Pain and suffering damages refer to the compensation you may receive in certain personal injury lawsuits for the physical pain and mental anguish that you suffer because of an injury. The damages are a type of compensatory damages that you may receive in some jurisdictions.
In particular, they are a category of non-economic damages as opposed to economic damages (or general damages as opposed to special damages). Other examples of non-economic damages include
- loss of consortium and
- loss of enjoyment of life.
There is no one set standard that a judge or jury will use for calculating pain and suffering awards. You may show evidence of physical pain and emotional trauma, and a judge or jury then decides on a reasonable amount of money for these damages.
Note, though, that parties often use a “multiplier method” to help estimate pain and suffering losses. Under this method, you or your attorney multiplies your economic damages by a number between 1 and 5. The more severe the injuries and the greater the suffering, the higher the multiplier.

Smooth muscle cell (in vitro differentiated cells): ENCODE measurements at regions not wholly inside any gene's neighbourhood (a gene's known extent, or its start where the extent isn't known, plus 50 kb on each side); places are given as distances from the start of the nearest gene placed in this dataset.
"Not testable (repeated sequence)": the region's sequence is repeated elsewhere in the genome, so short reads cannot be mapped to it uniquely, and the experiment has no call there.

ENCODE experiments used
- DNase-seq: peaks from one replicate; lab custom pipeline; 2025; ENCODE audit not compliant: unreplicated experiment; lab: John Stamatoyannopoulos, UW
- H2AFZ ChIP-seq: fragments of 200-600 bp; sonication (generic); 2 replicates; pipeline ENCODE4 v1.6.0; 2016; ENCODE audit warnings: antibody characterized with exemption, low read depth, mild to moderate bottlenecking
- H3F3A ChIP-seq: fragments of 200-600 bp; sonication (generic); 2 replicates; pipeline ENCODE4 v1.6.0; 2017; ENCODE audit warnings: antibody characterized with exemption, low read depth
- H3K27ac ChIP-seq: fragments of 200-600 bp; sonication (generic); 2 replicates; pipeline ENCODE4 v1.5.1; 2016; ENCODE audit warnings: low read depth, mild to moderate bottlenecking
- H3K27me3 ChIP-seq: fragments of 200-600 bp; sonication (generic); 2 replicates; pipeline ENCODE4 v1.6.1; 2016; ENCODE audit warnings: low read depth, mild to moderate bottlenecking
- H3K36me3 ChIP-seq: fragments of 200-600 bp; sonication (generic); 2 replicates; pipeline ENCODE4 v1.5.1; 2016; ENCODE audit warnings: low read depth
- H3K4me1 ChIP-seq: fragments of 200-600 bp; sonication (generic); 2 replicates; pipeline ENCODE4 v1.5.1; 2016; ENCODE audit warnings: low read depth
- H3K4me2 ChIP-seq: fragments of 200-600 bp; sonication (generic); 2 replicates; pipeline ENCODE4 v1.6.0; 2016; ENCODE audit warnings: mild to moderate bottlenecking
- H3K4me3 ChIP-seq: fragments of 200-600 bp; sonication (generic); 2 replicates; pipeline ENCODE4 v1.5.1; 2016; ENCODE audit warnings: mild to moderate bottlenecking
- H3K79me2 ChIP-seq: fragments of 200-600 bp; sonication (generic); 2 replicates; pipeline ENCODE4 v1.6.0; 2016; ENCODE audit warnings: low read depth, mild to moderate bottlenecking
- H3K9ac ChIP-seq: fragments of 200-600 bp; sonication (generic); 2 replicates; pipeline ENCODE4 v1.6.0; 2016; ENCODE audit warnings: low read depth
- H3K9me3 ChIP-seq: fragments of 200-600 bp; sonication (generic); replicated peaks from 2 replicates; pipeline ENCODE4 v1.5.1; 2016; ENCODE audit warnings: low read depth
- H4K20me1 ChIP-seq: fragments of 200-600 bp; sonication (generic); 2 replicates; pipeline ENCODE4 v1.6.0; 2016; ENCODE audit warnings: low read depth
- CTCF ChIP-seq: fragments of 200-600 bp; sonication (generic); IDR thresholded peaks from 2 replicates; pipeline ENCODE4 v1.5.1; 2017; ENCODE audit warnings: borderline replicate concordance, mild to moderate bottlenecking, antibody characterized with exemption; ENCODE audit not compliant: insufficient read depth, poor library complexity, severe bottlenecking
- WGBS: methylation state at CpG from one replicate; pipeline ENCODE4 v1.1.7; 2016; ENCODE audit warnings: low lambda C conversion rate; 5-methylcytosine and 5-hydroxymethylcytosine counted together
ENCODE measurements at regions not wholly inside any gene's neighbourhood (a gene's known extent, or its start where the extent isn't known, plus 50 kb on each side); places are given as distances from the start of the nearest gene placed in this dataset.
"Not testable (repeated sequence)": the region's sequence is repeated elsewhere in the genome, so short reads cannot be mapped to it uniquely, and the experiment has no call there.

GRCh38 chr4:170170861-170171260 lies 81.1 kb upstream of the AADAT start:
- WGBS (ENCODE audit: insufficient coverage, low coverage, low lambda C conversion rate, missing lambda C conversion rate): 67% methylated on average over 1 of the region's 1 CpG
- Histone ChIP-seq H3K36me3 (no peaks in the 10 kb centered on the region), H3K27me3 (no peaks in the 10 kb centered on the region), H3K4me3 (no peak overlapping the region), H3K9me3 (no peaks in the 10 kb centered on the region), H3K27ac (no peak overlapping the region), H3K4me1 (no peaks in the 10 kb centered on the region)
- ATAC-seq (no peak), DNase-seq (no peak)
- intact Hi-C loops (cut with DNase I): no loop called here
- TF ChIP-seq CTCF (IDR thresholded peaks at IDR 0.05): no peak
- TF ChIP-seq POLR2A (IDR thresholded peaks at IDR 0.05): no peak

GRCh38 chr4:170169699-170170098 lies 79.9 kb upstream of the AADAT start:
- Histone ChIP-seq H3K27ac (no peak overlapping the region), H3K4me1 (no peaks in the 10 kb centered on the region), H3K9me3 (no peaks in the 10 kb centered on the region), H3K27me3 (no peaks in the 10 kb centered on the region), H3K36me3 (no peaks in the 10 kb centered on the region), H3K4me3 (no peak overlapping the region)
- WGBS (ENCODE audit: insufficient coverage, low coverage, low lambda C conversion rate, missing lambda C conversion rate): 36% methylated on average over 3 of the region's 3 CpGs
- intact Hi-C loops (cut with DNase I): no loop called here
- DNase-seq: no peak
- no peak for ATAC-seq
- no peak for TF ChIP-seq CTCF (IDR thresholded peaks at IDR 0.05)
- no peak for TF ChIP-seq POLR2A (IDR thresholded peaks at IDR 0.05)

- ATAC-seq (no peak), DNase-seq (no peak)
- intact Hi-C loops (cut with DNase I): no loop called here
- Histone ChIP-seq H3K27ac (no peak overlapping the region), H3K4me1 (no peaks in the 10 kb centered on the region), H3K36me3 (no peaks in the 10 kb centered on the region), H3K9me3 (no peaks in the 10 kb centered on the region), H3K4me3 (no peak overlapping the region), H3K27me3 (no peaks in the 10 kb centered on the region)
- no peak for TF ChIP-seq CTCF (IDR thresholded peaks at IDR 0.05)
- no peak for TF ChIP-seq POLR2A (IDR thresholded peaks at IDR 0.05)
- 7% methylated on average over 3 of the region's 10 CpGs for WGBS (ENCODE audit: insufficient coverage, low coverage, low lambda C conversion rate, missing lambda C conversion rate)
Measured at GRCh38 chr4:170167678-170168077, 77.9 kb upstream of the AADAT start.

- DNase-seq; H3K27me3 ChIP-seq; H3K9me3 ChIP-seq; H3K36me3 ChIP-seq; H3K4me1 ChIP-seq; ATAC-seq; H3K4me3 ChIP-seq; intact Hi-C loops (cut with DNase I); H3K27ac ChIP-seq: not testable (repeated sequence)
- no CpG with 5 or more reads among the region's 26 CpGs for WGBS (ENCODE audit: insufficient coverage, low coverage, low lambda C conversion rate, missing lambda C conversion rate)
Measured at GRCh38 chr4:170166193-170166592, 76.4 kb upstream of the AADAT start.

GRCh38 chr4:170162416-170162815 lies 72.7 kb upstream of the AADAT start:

Most state laws say that the money you receive from a pain and suffering award is not taxable, either at the state or federal level. This rule is true provided that you suffer from some type of physical injury or illness. In cases involving only emotional pain, your damage award could be taxable.
Our California personal injury attorneys will explain the following in this article:
- 1. How are pain and suffering damages calculated?
- 2. Is emotional distress included in pain and suffering damages?
- 3. What is a pain and suffering multiplier?
- 4. Are pain and suffering damages taxable?
- 5. What is the law in California?
1. How are pain and suffering damages calculated?
In personal injury cases where compensation is given for non-economic losses, there is no fixed standard for determining the monetary value of a pain and suffering award.1
If you prove that you suffered certain physical injuries and/or mental pain, a judge or jury will then use its judgment to decide a reasonable dollar amount for pain and suffering damages.